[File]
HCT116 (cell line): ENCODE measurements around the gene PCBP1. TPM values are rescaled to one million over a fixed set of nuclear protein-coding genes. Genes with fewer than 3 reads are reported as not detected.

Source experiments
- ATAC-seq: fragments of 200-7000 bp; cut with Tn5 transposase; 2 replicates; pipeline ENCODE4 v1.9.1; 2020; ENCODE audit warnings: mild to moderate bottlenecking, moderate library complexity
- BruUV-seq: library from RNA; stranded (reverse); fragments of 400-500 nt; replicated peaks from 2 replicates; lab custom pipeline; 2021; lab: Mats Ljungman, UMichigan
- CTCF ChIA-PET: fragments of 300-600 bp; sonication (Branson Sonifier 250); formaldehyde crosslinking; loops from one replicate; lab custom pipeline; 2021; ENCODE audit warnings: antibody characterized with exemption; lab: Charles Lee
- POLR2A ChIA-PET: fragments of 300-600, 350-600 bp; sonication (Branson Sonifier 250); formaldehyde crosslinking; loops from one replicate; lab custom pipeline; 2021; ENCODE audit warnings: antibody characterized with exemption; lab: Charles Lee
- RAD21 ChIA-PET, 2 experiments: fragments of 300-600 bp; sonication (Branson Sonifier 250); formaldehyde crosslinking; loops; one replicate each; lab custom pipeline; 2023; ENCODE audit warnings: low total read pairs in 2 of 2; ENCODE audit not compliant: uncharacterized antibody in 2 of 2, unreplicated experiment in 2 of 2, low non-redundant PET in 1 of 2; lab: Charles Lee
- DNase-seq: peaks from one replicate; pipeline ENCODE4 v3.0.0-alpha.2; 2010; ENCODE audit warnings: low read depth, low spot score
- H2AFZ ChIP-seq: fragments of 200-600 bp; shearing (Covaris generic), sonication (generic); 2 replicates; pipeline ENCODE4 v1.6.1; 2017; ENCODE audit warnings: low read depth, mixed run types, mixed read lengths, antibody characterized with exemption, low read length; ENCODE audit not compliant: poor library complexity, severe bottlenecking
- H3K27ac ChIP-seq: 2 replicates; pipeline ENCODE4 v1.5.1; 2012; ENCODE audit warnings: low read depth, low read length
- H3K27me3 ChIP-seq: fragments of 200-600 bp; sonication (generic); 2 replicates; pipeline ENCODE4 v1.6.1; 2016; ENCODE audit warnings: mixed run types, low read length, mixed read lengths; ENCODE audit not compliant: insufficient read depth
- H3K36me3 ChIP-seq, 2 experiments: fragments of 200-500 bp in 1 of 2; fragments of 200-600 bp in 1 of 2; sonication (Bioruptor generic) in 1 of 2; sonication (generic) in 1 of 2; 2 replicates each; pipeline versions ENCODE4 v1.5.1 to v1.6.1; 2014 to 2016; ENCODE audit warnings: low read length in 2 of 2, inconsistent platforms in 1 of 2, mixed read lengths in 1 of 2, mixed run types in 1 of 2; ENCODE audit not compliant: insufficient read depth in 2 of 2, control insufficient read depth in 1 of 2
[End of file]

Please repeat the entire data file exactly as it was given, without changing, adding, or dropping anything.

HCT116 (cell line): ENCODE measurements around the gene PCBP1. TPM values are rescaled to one million over a fixed set of nuclear protein-coding genes. Genes with fewer than 3 reads are reported as not detected.

Source experiments
- ATAC-seq: fragments of 200-7000 bp; cut with Tn5 transposase; 2 replicates; pipeline ENCODE4 v1.9.1; 2020; ENCODE audit warnings: mild to moderate bottlenecking, moderate library complexity
- BruUV-seq: library from RNA; stranded (reverse); fragments of 400-500 nt; replicated peaks from 2 replicates; lab custom pipeline; 2021; lab: Mats Ljungman, UMichigan
- CTCF ChIA-PET: fragments of 300-600 bp; sonication (Branson Sonifier 250); formaldehyde crosslinking; loops from one replicate; lab custom pipeline; 2021; ENCODE audit warnings: antibody characterized with exemption; lab: Charles Lee
- POLR2A ChIA-PET: fragments of 300-600, 350-600 bp; sonication (Branson Sonifier 250); formaldehyde crosslinking; loops from one replicate; lab custom pipeline; 2021; ENCODE audit warnings: antibody characterized with exemption; lab: Charles Lee
- RAD21 ChIA-PET, 2 experiments: fragments of 300-600 bp; sonication (Branson Sonifier 250); formaldehyde crosslinking; loops; one replicate each; lab custom pipeline; 2023; ENCODE audit warnings: low total read pairs in 2 of 2; ENCODE audit not compliant: uncharacterized antibody in 2 of 2, unreplicated experiment in 2 of 2, low non-redundant PET in 1 of 2; lab: Charles Lee
- DNase-seq: peaks from one replicate; pipeline ENCODE4 v3.0.0-alpha.2; 2010; ENCODE audit warnings: low read depth, low spot score
- H2AFZ ChIP-seq: fragments of 200-600 bp; shearing (Covaris generic), sonication (generic); 2 replicates; pipeline ENCODE4 v1.6.1; 2017; ENCODE audit warnings: low read depth, mixed run types, mixed read lengths, antibody characterized with exemption, low read length; ENCODE audit not compliant: poor library complexity, severe bottlenecking
- H3K27ac ChIP-seq: 2 replicates; pipeline ENCODE4 v1.5.1; 2012; ENCODE audit warnings: low read depth, low read length
- H3K27me3 ChIP-seq: fragments of 200-600 bp; sonication (generic); 2 replicates; pipeline ENCODE4 v1.6.1; 2016; ENCODE audit warnings: mixed run types, low read length, mixed read lengths; ENCODE audit not compliant: insufficient read depth
- H3K36me3 ChIP-seq, 2 experiments: fragments of 200-500 bp in 1 of 2; fragments of 200-600 bp in 1 of 2; sonication (Bioruptor generic) in 1 of 2; sonication (generic) in 1 of 2; 2 replicates each; pipeline versions ENCODE4 v1.5.1 to v1.6.1; 2014 to 2016; ENCODE audit warnings: low read length in 2 of 2, inconsistent platforms in 1 of 2, mixed read lengths in 1 of 2, mixed run types in 1 of 2; ENCODE audit not compliant: insufficient read depth in 2 of 2, control insufficient read depth in 1 of 2